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Aug 6, 2013

RBA decision sets the economic parameters of campaign

If the RBA cuts rates today, it will reflect how little support the government has provided the economy via the budget -- a situation that's not about to change, write Glenn Dyer and Bernard Keane.

This afternoon, according to the overwhelming consensus of market forecasters, the Reserve Bank will cut the cash rate to a record low of 2.5%. If that eventuates, it will sum up the problematic nature of the economic underpinnings of  this campaign, as the RBA has been left alone to try to steady the economy as it makes the much talked-about transition from the mining investment boom to an old-fashioned, domestic-driven growth pattern and job generation.

The post-meeting statement from RBA governor Glenn Stevens and then Friday’s third RBA Statement of Monetary Policy for the year, which will contain new forecasts for growth, but not inflation, will underline how little government will be doing to help the RBA ease the economy in the difficult period of transition. Despite Prime Minister Kevin Rudd’s productivity improvement plan, the real need is help for the economy from an easier fiscal policy in the next year to 18 months.

There’s been little such help so far — indeed, the opposite. As the RBA cut rates and cut again through 2012, Labor’s fiscal policy instead was a 3.2% real cut in spending in 2012-13, the first cut of that size since the 1980s. Much of that cut involved shifting spending backwards and forwards to meet the Gillard government’s surplus goal (that goal began life under Rudd Mark I’s last budget, in May 2010), but it was still a significant fiscal contraction.

For a time it looked like this wouldn’t have too much impact, especially after former treasurer Wayne Swan (correctly) accepted humiliation rather than persist in trying to cut spending to match declining revenues last December; housing construction began picking up this year under the stimulus of the RBA’s rate cuts. But the risk was always that we were relying too heavily on monetary policy to take us beyond the peak of the mining investment boom. With the Treasury’s downgrade of growth forecasts and upgrade of unemployment forecasts on Friday, it appears that risk has been confirmed.

Fiscal policy will be a little easier this year: Treasurer Chris Bowen, following Swan, has also elected not to further cut spending this year or next and delayed the return to surplus by yet another year (fortunately Bowen has had little time to deploy colourful phrases like “come hell or high water”). Spending this year, helped by some delayed spending from 2013-13, will increase by a full 1% of GDP, though only back to about the level of 2011-12.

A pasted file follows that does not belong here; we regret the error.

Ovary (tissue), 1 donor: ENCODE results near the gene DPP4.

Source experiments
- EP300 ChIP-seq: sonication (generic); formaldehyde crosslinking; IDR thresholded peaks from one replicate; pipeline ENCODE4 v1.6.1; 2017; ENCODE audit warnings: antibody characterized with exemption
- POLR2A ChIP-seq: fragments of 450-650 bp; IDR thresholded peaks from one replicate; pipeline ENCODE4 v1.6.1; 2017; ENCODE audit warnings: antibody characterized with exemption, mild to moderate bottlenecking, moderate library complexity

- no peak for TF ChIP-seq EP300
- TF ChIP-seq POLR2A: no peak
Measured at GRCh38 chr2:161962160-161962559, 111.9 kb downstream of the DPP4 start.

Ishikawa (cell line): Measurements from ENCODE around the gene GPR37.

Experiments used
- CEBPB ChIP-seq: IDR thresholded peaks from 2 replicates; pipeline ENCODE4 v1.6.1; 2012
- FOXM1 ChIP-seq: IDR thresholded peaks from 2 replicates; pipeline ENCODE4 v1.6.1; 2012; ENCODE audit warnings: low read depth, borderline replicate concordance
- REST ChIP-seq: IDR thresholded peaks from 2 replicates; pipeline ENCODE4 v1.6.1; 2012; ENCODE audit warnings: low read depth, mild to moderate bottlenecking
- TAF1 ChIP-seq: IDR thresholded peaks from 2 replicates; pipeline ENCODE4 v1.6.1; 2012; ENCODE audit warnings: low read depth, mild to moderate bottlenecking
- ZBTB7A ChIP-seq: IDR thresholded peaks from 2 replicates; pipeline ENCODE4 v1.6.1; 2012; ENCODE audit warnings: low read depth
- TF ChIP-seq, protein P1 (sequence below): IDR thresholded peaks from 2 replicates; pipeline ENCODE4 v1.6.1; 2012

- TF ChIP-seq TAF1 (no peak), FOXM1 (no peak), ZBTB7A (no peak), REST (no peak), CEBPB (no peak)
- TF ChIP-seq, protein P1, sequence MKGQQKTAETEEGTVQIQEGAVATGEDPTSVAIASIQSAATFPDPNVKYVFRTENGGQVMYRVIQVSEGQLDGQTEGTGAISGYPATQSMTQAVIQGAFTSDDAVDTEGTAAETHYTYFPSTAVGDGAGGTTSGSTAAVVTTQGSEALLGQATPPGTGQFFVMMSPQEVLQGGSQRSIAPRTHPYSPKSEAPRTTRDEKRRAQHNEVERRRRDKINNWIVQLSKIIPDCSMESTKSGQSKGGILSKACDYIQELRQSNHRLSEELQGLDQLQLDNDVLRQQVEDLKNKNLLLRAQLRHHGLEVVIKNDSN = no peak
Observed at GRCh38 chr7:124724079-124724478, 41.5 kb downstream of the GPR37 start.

But even with interest rates at record lows and a lift in government spending, the economy is still below trend — and no longer just a little below trend, but at 2.5% growth.

But we can’t expect any help from the Coalition, which remains on its debt-is bad kick — helped by its megaphones at the News Corp papers and The Australian Financial Review. Shadow treasurer Joe Hockey has explicitly rejected the argument that he favours austerity, but the Coalition rhetoric continues to be about hacking into spending the moment it’s in government.

“The grown-up of the Coalition’s economic team, Hockey … has suggested rate cuts are a sign the economy has been mismanaged by Labor, while at the same time arguing Labor is spending too much.”

For the austeristas in the media and the opposition, this isn’t merely a matter of missing out on a bit of growth and a rise in unemployment (and, hey, some longer job queues never really hurt anyone, surely? They allowed business to hold down wages and undermine bolshie unions). If the economy stalls next year, as the RBA fears it might, and a Coalition government is hacking and slashing, then the return to surplus will be in the early years of the 2020s, not 2016-17. Higher unemployment, lower tax revenues and flat growth will all conspire to increase the deficit and lift debt, both in real terms and — as we’ve constantly seen in Greece — compared with GDP.